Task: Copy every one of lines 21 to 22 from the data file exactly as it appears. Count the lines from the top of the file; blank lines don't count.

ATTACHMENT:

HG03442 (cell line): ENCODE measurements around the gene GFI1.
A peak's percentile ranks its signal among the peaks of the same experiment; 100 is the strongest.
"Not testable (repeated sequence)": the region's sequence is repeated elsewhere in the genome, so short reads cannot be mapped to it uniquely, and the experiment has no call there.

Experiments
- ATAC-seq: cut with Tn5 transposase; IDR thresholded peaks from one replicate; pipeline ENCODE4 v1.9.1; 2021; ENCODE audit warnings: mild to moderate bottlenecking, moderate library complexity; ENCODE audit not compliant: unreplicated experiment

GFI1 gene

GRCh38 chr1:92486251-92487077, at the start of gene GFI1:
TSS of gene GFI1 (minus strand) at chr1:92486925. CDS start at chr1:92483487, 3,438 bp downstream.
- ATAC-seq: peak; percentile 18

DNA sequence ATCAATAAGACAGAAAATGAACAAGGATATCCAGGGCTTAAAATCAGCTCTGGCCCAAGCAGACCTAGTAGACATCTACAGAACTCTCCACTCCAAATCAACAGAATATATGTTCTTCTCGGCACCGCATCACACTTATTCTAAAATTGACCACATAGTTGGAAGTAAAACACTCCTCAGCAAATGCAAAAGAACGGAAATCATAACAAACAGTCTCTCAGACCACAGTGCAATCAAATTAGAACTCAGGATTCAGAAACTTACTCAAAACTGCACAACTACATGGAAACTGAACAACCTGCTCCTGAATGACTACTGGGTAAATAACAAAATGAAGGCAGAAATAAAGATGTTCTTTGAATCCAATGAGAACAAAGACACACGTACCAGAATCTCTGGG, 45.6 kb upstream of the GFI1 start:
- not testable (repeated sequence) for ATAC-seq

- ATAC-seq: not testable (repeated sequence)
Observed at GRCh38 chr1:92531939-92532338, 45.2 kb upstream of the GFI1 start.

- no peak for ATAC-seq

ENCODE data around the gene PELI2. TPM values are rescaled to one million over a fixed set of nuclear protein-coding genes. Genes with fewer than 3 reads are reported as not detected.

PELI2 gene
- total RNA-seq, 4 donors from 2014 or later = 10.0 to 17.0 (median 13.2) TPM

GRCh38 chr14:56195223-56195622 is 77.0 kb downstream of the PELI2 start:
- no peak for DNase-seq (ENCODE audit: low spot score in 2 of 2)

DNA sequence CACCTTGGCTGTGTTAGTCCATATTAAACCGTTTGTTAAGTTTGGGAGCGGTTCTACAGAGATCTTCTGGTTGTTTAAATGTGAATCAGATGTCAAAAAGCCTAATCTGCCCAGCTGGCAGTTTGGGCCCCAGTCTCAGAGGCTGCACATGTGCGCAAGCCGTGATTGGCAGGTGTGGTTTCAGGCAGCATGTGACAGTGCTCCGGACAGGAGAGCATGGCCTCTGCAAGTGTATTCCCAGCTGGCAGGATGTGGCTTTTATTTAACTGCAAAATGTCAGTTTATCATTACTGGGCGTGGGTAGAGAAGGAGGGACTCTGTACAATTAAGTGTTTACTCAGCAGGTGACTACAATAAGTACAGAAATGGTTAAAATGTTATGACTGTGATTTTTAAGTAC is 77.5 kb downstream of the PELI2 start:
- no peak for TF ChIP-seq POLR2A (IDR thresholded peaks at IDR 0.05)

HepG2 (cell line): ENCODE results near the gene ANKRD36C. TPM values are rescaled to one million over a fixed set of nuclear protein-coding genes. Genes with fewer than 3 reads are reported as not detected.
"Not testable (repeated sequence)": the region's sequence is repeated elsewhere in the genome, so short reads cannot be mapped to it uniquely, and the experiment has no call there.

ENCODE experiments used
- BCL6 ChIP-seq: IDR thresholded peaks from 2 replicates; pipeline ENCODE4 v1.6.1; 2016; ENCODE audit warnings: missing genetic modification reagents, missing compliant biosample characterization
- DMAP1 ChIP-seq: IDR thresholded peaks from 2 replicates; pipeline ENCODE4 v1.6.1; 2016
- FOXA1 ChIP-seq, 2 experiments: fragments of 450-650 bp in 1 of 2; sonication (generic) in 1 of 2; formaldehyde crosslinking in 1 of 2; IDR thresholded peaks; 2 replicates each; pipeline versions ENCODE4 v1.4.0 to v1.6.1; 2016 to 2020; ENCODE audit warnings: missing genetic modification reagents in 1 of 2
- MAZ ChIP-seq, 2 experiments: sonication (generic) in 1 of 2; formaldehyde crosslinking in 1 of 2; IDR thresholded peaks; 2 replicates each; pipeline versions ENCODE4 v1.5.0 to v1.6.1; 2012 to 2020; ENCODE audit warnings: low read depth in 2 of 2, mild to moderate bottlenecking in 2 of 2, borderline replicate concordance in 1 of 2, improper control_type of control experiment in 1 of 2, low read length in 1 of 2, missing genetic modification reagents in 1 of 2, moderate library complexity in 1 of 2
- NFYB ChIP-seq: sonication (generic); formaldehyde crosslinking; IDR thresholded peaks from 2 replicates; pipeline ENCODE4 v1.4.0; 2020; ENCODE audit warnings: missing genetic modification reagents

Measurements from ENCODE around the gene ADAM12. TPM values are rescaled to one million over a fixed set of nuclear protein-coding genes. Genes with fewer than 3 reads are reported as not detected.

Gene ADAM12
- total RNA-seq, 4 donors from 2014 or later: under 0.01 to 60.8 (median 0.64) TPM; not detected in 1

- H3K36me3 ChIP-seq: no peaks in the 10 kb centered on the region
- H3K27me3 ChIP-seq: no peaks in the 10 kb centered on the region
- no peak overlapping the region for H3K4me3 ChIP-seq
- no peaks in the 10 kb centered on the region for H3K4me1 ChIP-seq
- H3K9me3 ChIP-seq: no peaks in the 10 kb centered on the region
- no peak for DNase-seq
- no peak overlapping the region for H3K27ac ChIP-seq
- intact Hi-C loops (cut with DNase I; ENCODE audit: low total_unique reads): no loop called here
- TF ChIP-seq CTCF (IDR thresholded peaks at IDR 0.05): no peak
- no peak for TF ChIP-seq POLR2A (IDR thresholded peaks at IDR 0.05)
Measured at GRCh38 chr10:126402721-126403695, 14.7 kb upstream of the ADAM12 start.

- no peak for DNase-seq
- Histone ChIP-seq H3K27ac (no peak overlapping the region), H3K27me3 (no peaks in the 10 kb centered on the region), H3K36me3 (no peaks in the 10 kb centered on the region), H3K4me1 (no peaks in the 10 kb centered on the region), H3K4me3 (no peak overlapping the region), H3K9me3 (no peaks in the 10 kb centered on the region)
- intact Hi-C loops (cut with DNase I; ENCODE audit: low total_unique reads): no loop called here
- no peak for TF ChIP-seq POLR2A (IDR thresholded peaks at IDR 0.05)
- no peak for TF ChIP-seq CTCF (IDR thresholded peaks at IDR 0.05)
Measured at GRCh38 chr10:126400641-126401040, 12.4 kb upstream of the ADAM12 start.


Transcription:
- no peak for TF ChIP-seq POLR2A (IDR thresholded peaks at IDR 0.05)

HepG2 (cell line): ENCODE results near the gene ANKRD36C. TPM values are rescaled to one million over a fixed set of nuclear protein-coding genes. Genes with fewer than 3 reads are reported as not detected.